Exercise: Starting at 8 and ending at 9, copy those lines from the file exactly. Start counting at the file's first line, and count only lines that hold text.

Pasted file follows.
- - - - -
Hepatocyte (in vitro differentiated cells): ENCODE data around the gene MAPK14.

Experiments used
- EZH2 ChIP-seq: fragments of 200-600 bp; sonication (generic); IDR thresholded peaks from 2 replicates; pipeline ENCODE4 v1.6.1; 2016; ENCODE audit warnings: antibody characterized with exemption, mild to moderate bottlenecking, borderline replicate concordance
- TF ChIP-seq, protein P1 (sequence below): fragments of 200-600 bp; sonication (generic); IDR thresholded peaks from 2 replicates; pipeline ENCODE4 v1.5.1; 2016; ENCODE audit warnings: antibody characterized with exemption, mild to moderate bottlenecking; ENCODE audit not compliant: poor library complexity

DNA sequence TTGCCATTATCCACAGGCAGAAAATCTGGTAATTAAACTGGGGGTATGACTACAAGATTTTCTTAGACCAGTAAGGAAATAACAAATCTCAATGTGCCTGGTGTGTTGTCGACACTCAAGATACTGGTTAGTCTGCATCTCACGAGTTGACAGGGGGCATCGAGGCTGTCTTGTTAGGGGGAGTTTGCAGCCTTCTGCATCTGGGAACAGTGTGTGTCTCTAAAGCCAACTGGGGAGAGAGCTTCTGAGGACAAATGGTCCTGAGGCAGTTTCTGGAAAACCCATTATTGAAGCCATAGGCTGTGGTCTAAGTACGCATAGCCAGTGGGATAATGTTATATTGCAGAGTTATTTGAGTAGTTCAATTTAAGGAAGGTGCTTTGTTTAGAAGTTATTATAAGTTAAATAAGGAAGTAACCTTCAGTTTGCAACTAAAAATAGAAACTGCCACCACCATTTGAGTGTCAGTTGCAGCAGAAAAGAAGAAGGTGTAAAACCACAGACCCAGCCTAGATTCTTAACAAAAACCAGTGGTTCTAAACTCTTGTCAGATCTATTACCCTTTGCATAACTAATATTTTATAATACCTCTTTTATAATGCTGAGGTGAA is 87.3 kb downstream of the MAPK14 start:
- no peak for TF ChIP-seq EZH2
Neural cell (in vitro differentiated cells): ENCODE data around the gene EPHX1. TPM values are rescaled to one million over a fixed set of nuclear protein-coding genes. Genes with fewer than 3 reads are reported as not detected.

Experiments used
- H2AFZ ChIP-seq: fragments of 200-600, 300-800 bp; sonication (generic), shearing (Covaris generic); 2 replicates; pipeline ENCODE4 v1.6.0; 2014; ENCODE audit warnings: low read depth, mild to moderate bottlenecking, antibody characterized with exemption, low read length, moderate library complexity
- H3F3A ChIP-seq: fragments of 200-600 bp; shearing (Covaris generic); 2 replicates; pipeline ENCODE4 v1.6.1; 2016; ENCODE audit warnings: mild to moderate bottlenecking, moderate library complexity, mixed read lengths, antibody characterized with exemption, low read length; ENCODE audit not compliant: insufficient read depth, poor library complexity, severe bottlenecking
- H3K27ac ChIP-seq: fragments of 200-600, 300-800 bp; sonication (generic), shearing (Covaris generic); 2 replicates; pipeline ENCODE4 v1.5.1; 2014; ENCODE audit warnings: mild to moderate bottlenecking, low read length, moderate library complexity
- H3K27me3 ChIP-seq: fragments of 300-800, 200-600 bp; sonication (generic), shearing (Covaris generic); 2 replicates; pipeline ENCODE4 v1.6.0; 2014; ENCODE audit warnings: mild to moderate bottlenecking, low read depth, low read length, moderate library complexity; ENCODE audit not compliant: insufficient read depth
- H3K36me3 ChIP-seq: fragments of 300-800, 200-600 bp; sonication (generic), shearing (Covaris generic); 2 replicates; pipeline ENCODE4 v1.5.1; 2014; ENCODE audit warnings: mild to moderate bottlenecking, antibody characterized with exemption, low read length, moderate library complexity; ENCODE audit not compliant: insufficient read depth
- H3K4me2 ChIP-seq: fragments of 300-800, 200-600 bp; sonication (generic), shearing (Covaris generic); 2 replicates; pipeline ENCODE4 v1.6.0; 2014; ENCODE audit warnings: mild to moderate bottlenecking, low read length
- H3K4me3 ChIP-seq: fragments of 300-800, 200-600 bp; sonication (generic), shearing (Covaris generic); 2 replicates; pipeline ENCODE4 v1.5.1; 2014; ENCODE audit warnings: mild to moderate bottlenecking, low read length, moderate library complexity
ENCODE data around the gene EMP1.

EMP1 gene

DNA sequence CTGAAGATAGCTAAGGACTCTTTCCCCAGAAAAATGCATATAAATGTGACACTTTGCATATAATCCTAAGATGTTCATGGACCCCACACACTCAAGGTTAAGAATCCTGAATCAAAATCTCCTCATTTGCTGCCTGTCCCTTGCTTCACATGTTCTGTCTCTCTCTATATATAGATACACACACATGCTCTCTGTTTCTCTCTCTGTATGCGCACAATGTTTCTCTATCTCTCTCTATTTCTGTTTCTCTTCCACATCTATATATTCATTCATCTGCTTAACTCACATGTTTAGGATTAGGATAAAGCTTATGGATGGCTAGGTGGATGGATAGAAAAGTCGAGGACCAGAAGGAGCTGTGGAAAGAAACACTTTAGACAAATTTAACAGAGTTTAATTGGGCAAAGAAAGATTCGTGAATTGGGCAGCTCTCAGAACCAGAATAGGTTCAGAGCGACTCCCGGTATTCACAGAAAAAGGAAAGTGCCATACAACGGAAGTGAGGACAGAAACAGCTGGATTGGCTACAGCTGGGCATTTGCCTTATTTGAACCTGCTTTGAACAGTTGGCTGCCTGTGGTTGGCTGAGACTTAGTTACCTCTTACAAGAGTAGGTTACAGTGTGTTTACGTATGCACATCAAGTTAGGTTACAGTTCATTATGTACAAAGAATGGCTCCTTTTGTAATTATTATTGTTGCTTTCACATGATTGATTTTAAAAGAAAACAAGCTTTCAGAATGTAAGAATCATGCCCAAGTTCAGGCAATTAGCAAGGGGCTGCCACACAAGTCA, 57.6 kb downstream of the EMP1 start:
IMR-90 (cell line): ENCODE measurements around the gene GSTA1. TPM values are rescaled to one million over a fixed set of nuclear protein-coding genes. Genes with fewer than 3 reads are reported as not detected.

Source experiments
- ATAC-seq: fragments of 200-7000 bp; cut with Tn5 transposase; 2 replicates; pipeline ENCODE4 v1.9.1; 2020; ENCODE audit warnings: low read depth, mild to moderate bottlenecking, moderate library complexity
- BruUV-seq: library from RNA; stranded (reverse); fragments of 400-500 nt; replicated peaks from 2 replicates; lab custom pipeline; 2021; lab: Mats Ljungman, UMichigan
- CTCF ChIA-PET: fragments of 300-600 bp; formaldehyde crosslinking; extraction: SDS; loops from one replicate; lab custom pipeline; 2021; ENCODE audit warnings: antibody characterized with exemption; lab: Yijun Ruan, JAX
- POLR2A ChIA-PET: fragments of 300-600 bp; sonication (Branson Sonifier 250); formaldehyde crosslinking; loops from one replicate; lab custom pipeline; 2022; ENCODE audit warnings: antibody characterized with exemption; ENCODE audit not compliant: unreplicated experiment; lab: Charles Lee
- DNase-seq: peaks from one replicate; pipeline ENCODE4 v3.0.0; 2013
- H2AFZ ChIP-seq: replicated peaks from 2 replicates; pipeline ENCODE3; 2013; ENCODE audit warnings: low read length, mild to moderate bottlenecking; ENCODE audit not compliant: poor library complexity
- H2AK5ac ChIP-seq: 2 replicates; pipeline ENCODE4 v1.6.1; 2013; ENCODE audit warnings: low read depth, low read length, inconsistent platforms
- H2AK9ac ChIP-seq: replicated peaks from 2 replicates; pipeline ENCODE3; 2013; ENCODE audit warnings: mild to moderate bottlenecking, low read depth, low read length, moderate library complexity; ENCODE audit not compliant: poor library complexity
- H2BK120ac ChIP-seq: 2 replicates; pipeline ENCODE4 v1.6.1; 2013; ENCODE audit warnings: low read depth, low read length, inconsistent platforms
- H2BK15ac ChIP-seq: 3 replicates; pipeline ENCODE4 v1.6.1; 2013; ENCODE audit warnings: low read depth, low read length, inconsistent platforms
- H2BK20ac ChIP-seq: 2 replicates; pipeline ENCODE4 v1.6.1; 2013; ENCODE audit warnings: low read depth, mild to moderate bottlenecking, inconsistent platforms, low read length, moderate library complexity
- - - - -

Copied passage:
Experiments used
- H2AFZ ChIP-seq: fragments of 200-600, 300-800 bp; sonication (generic), shearing (Covaris generic); 2 replicates; pipeline ENCODE4 v1.6.0; 2014; ENCODE audit warnings: low read depth, mild to moderate bottlenecking, antibody characterized with exemption, low read length, moderate library complexity